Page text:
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KPU Richmond launches programs to meet gaming and film industry demands

Public school partners with private company to offer hands-on courses with industry-connected instructors.

Kwantlen Polytechnic University (KPU) launched an official collaboration with a private company last week to offer courses in video game development, visual effects and animation at the university’s Richmond campus with the aim of meeting local industry demand for talent.

Designed in partnership with Centre for Entertainment Arts (CEA), the new program will offer hands-on courses through industry-connected instructors to prepare students with technical and professional skills to join B.C.’s growing visual effects, animation and gaming industries, said Dr. Alan Davis, president and vice-chancellor of KPU, at Thursday’s launch.

“These programs sit squarely in KPU’s role of helping develop the future workforce for the province,” he added.

CEA is an entertainment provider that connects with Canadian public institutions to offer entertainment arts diplomas and industry mentorship.

The partnership between KPU and CEA comes at the “perfect time” as the creative arts industries have “recovered phenomenally” from COVID since late 2021, according to co-founder and co-CEO of CEA, Diwakar Gandhi, who was also at the launch.

“The outlook of the industry is incredible, and the growth is here to stay,” said Gandhi.

“When you watch films, people think these are movies made in the U.S., but the post-production is actually done here,” he added.

The challenge, however, is a shortage of skilled artists.

“There are not enough artists,” said Melissa Best, vice-president of education at CEA. “Studios are taking artists from one studio and bringing them to another. Artists are getting multiple job offers. There's a huge demand for this.”

“I've been involved in multimedia since 1995,” Best added. “I've never seen a boom like this in my entire 20-something years.”

To prepare students for real-life work, the coursework will simulate a studio environment in specialized computer labs, because in this industry, “experience is everything,” said David P. Burns, associate vice-president of academic at KPU.

“A whole range of courses are getting taught by people specifically pulled from the industry, said Burns. “In this program, you have to be able to go out and join a studio and be part of that pipeline right away.”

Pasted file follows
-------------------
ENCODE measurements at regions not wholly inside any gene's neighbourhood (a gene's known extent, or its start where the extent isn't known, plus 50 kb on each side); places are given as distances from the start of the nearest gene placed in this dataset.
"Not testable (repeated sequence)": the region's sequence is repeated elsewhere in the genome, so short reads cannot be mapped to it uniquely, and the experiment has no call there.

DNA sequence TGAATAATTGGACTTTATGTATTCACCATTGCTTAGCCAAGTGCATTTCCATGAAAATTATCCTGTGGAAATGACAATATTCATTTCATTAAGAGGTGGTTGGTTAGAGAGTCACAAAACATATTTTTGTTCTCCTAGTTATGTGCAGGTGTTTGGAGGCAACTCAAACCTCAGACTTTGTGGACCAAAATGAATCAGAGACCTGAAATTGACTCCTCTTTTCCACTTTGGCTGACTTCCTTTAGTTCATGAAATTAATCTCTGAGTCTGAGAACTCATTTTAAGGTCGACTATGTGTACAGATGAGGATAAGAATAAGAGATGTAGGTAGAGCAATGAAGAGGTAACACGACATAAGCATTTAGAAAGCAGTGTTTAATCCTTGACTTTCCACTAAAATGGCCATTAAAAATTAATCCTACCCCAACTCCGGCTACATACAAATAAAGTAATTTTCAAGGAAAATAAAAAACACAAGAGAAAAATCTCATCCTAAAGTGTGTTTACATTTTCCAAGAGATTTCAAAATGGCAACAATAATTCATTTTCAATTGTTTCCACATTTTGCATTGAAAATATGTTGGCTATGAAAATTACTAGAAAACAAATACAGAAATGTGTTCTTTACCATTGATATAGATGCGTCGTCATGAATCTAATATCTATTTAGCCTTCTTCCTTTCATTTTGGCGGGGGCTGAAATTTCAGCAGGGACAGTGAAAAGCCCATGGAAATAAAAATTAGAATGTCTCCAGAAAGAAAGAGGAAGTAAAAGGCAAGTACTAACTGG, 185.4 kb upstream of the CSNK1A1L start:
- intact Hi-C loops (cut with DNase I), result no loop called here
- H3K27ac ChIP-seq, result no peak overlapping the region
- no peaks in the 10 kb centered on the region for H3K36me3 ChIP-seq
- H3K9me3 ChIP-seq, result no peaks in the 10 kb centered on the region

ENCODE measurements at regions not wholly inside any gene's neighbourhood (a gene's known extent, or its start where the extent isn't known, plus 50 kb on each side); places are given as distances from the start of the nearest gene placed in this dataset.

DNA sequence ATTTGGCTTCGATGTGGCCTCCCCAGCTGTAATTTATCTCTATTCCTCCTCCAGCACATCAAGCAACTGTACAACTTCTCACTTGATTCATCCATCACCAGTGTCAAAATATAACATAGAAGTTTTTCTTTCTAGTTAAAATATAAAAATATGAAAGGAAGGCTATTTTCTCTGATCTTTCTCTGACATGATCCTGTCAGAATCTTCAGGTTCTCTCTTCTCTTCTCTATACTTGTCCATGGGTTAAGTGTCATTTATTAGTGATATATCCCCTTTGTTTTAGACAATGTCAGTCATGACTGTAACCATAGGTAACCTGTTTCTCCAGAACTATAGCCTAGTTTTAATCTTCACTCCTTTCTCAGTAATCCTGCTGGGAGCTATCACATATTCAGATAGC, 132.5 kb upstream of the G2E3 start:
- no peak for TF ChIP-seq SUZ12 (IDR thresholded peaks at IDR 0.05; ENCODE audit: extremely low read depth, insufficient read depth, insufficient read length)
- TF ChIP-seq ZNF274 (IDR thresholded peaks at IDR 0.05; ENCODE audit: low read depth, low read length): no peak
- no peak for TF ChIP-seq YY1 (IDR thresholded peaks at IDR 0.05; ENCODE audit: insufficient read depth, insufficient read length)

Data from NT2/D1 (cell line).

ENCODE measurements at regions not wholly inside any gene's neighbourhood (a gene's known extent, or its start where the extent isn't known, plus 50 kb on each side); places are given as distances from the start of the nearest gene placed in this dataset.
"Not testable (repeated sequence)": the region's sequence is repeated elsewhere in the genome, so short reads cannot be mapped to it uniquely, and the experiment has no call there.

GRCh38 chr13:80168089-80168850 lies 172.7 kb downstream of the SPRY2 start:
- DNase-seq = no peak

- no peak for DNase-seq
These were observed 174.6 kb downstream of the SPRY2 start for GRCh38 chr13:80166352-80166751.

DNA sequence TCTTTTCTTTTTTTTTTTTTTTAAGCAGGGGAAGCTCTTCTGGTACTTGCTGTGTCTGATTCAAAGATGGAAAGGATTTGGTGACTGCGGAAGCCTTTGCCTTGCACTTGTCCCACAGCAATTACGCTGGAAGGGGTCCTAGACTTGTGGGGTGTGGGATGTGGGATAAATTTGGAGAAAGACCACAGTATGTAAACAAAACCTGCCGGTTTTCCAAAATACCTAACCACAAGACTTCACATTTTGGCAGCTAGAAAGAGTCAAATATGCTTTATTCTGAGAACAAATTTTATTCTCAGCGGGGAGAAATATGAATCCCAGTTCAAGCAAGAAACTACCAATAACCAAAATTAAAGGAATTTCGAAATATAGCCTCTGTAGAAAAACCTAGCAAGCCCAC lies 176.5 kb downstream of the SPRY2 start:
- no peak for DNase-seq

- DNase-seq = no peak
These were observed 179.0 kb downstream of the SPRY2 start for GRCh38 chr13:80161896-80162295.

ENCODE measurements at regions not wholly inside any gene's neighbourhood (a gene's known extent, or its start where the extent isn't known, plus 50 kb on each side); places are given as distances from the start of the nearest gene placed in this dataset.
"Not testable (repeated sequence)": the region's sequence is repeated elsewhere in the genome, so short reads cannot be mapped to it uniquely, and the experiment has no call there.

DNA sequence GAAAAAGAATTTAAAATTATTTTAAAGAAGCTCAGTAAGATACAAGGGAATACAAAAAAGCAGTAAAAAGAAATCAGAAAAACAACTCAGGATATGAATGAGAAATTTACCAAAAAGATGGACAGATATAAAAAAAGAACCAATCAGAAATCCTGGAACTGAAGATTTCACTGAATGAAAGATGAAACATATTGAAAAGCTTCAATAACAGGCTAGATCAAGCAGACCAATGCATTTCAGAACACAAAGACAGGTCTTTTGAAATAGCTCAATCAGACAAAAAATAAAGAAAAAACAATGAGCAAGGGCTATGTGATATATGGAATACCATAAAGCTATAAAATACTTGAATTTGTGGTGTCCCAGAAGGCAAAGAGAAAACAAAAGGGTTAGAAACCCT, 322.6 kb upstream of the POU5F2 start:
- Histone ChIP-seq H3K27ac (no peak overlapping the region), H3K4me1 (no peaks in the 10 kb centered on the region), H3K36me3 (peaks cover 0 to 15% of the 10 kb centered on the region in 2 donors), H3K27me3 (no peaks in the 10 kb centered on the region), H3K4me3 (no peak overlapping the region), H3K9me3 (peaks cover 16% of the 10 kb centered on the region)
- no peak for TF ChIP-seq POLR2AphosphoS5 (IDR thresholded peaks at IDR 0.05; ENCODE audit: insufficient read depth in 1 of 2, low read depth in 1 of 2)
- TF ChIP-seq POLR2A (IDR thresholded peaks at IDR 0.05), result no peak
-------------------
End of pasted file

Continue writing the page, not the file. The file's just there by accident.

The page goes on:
Angelina Vedernikova, an alumna who graduated from CEA’s advanced 3D animation program in December 2021, is now in animation quality control at Industrial Light and Magic, a leading visual effects company in Vancouver.

She told the Richmond News that after joining the industry, she had more “aha” moments and understood better how she was taught.

“Everything they taught us is very practical and applicable,” said Vedernikova. She concurs that the personal and team-based projects she got to work on in school helped.

“I'm eternally grateful for my mentors and my classmates because they kept the bar really high.”

As the new entertainment arts programs are built into KPU’s Faculty of Arts, students will also be able to get credits taking courses from other departments, and collaboration between entertainment arts students and those majoring in relevant disciplines, such as design, expressive arts and music technology, will be encouraged.

B.C.: World’s leading centre for creative technologies

According to B.C.’s Minister of Advanced Education and Skills Training, Anne Kang, the creative technology industry has become one of the most dynamic economic engines in B.C.’s economy, generating $2.3 billion in global sales annually across more than 250 companies. The province’s labour market outlook predicts around 13,000 job openings in this field in the next 10 years.

In Vancouver, there are more than 60 studios in the visual effects and animation industry, making it the world's largest cluster of domestic and foreign-owned studios, according to the Vancouver Economic Commission.

“We have a massive foreign studio structure here because it’s cheaper (than the U.S.) And the B.C. government has done a lot in terms of providing tax credits to the industry, which has helped a lot in bringing foreign studios to Vancouver,” explained Gandhi.

“There’s so much more production happening, but there’s not enough talent in the market. That’s why our students are very important…there’s a need for the talent.”